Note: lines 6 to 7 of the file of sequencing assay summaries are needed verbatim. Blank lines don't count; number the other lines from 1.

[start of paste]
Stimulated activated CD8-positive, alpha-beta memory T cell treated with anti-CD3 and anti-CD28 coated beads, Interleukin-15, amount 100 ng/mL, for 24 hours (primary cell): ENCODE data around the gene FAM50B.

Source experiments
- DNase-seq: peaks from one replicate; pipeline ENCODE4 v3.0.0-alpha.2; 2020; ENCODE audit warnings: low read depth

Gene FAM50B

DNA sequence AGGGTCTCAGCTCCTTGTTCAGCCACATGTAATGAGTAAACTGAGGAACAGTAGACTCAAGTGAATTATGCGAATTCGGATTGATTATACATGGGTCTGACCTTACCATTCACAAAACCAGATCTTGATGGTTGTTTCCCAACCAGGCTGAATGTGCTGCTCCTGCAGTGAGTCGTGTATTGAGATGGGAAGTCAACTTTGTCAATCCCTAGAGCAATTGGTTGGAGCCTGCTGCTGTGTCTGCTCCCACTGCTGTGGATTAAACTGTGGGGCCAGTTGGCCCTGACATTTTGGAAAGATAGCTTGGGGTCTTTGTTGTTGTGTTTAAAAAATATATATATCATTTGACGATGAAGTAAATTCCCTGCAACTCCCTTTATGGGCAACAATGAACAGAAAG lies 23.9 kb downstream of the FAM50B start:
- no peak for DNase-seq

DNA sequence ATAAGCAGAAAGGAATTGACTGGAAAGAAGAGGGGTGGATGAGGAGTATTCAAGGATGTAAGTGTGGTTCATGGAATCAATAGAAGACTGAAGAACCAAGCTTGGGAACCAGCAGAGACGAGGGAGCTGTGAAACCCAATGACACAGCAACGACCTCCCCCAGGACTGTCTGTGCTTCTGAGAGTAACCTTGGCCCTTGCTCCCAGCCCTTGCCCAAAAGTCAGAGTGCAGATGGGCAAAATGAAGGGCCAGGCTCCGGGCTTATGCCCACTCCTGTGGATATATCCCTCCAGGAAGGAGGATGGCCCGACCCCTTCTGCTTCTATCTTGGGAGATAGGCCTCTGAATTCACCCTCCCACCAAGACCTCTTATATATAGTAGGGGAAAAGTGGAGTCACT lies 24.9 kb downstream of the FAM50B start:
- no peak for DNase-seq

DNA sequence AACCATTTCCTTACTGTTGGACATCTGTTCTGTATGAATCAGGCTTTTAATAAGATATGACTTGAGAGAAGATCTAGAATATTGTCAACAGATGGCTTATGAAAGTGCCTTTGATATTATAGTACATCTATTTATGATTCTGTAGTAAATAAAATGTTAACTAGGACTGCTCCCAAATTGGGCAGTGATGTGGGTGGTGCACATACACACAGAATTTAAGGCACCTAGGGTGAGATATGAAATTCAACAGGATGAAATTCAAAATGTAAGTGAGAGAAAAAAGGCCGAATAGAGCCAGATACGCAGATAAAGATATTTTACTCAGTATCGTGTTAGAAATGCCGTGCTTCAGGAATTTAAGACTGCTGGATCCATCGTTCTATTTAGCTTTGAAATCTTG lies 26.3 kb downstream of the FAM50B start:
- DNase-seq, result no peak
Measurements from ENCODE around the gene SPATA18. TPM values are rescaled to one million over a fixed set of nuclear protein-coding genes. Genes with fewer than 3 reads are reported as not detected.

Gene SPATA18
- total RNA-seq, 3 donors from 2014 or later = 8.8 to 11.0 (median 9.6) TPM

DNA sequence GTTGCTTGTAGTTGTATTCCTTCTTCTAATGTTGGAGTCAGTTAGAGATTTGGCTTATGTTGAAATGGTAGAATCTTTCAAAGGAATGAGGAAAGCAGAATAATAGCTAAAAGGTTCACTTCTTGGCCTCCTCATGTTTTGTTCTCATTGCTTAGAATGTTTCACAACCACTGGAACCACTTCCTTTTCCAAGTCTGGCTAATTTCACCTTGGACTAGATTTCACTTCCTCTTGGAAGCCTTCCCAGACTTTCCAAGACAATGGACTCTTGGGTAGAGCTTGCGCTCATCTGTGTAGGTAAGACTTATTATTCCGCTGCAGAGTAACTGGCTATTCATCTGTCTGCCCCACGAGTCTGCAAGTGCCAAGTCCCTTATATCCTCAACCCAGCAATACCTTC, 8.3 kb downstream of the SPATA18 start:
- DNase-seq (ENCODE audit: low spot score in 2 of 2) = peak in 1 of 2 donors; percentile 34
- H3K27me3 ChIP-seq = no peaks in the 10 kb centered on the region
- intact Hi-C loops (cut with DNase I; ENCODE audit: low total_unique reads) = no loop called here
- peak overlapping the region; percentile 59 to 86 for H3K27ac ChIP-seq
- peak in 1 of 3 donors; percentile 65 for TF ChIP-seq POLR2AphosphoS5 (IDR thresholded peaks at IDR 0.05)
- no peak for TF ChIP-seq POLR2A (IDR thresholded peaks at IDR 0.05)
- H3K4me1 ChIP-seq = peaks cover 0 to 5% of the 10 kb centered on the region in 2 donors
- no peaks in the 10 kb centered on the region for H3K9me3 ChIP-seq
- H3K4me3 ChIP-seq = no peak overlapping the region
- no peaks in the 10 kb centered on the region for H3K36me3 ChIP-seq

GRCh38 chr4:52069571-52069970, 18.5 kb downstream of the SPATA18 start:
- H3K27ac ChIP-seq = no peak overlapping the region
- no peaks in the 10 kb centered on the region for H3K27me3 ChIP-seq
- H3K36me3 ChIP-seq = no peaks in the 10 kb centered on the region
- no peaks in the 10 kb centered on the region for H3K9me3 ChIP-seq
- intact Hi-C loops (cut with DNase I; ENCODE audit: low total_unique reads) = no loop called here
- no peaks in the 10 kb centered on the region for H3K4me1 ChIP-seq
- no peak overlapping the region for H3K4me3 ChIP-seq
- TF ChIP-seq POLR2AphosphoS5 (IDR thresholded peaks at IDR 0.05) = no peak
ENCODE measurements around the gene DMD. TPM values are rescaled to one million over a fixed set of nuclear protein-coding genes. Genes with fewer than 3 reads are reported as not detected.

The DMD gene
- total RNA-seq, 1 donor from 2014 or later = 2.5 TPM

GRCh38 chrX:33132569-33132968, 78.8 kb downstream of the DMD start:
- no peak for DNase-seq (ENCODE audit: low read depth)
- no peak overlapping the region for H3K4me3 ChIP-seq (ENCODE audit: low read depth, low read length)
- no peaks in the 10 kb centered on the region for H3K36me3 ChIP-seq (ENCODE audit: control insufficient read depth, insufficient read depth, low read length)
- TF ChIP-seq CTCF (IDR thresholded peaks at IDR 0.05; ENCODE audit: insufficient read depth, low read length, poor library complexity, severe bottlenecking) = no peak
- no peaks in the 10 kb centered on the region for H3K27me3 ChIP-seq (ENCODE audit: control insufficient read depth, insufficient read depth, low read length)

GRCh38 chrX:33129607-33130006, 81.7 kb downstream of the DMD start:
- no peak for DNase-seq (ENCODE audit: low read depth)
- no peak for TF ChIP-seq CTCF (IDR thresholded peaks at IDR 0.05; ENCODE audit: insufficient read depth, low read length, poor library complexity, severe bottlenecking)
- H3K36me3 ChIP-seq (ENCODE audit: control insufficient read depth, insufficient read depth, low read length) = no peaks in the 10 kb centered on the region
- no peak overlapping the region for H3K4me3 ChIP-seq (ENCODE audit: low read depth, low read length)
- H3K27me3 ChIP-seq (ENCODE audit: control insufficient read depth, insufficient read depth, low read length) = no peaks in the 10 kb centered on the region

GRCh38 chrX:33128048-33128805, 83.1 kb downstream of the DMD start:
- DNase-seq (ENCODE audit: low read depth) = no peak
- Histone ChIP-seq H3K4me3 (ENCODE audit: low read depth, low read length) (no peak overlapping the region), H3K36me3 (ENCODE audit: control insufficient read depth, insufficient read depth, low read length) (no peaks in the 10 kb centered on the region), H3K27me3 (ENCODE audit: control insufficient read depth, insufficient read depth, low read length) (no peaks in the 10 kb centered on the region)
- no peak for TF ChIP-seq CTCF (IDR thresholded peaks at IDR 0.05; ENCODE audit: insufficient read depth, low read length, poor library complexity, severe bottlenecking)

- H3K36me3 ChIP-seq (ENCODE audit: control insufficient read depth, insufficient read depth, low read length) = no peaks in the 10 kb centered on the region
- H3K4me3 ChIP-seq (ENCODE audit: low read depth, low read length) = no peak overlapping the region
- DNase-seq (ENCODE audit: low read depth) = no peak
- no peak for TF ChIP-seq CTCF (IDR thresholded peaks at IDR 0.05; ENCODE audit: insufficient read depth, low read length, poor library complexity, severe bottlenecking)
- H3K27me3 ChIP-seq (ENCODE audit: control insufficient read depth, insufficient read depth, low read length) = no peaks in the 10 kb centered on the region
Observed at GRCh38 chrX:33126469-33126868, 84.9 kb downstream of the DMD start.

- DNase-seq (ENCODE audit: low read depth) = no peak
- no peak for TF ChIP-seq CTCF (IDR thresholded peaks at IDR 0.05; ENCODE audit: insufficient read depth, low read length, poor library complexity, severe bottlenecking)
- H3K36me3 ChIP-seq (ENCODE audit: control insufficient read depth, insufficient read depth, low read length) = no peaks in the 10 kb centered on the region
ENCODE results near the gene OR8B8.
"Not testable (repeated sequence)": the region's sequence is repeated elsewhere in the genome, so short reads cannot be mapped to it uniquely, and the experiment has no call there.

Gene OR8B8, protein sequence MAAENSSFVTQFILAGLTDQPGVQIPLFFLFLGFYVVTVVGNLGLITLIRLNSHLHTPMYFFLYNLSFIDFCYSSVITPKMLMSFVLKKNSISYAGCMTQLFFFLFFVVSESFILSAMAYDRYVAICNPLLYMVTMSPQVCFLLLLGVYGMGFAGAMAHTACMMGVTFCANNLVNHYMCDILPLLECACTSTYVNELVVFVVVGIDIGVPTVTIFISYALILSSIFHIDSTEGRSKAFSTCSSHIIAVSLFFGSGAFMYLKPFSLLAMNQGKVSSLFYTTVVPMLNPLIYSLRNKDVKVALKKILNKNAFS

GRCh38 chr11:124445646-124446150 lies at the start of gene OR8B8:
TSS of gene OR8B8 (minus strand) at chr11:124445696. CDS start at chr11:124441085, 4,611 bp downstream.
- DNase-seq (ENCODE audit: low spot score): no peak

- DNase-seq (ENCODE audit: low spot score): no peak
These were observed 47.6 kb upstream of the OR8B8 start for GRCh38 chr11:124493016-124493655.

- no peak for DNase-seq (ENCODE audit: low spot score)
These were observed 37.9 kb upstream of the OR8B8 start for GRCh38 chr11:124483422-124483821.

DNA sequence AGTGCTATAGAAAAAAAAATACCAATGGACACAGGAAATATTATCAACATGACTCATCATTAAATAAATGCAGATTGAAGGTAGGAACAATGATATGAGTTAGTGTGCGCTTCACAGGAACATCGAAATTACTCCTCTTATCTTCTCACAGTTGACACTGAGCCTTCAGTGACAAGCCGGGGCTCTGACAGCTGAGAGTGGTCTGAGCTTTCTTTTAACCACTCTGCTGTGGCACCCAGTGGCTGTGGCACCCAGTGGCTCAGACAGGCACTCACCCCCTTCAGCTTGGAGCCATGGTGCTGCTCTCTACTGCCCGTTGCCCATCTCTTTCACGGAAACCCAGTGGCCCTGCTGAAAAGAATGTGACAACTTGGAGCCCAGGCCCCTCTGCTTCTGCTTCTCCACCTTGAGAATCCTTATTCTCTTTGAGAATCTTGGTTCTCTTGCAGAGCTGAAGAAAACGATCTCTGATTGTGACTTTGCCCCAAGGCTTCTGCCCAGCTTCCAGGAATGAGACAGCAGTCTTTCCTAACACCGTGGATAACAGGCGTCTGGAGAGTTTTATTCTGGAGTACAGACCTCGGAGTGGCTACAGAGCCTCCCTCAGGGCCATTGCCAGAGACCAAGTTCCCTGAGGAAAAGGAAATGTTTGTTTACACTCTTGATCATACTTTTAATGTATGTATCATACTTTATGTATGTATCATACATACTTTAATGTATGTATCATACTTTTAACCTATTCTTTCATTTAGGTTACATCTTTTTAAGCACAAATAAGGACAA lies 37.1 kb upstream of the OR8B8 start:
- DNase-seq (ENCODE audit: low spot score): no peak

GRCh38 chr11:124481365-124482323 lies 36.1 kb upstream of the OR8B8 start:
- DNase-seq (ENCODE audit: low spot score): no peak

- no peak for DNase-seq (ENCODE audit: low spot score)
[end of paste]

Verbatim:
- no peak for DNase-seq

DNA sequence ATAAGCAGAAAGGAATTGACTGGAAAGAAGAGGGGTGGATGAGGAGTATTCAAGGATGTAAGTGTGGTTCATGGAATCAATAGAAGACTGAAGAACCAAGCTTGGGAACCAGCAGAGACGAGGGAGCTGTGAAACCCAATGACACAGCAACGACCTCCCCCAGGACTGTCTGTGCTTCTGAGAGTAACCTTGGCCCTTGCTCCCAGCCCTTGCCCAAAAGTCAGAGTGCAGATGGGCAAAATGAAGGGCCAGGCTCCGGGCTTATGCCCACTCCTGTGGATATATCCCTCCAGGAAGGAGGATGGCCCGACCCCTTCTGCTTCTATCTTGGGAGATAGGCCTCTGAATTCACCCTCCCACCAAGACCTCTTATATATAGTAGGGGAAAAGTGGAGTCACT lies 24.9 kb downstream of the FAM50B start: